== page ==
86% of Saudi Organizations Blame Technical Flaws for Cyberattacks

As a result of remote working, the attack surface of the organization is growing exponentially.

86% of Saudi Organizations Blame Technical Flaws for Cyberattacks
86% of Saudi Organizations Blame Technical Flaws for Cyberattacks | Image credits: Great Learning

86% of Saudi companies experienced business-impacting cyberattacks as a result of flaws in technology that was deployed during the pandemic, according to a survey conducted by the cybersecurity firm Tenable Inc, according to Gulf News.

The study included nearly 1,300 security leaders, company executives, and remote employees from around the world, with 104 of them based in Saudi Arabia.

As a result of the outbreak, a large number of Saudi organizations have increased their reliance on remote labor. Increasing numbers of businesses are employing remote workers, up from only 34% in early 2020. Remote working is desired by the vast majority of businesses (91%), who intend to employ it forever in the foreseeable future.

As a result of this transformation in the nature of employment, the use of cloud computing has expanded substantially. Among the business-critical processes that Saudi companies have moved to the cloud are human resources (which accounts for 80%) and accounting and finance (which accounts for 70%).

Amit Yoran, CEO at Tenable stated, “Remote and hybrid work strategies are here to stay and so will the risks they introduce unless organizations get a handle on what their new attack surface looks like,” [...] “This study reveals two paths forward — one riddled with unmanaged risk and unrelenting cyberattacks and another that accelerates business productivity and operations in a secure way. CISOs and CEOs have the opportunity and responsibility to securely harness the power of technology and manage cyber risk for the new world of work.”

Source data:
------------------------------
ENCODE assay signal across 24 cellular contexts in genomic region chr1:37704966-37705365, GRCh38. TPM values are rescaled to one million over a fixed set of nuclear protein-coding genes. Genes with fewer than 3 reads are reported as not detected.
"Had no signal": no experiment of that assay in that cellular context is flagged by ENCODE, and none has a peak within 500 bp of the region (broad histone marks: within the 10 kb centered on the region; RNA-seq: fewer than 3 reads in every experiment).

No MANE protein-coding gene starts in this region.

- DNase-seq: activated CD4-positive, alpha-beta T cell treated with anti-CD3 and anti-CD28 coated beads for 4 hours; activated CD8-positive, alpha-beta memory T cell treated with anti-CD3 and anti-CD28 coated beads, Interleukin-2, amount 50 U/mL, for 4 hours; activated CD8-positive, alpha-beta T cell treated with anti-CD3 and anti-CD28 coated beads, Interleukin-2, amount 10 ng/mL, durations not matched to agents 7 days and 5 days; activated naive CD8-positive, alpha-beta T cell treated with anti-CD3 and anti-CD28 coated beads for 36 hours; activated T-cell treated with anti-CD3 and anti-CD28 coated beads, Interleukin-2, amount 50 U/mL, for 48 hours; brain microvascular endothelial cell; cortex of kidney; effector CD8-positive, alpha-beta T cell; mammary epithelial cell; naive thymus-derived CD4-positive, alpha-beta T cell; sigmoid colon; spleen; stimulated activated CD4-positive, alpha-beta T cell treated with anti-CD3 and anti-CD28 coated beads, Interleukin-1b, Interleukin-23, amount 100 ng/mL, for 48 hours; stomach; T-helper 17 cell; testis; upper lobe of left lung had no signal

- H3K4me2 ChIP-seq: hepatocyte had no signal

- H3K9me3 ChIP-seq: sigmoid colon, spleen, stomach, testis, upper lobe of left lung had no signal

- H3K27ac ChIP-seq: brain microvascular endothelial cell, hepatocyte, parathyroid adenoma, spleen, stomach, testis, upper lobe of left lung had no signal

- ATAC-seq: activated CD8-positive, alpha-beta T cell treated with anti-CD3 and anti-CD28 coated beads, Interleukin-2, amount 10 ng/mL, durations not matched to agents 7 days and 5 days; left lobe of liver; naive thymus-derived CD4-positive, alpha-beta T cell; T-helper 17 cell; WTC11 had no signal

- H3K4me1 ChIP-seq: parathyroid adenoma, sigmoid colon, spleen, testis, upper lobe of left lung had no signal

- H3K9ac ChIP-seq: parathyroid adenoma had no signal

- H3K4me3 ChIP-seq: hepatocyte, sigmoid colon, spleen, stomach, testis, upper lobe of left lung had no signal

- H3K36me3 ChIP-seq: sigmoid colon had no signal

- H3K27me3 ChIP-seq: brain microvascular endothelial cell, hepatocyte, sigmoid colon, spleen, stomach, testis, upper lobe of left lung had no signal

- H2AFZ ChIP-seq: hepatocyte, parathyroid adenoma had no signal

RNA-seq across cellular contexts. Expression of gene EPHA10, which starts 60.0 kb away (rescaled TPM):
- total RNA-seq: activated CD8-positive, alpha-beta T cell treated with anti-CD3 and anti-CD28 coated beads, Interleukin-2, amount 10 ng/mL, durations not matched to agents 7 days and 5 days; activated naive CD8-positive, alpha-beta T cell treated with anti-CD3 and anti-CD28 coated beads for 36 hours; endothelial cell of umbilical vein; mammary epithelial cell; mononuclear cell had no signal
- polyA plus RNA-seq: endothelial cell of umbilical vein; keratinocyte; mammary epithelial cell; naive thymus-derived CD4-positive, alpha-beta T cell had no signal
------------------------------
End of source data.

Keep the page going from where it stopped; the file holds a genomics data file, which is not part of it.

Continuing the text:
Saudi companies are eager to embrace new workforce initiatives

This shift in working practices, on the other hand, has increased the stakes for organizations as a result of the increased competition. The Saudi business community has admitted that they are prepared from a security standpoint to accept new workforce initiatives and that shifting business-critical services to the cloud exposes the corporation to increased cyber risk.

Threat actors are taking advantage of the newly discovered vulnerability that has arisen as a result of the increased threat. In the past year, 98% of businesses experienced a cyberattack that had a negative impact on their operations, with 33% becoming the target of five or more attacks. One hundred and 75% of Saudi enterprises allege that their employees who worked from home were the target of these attacks.

Business-critical data is being migrated to the cloud to accommodate a remote and hybrid workplace. To effectively reduce the risks, firms must assess their security maintenance approach, which must be business-driven.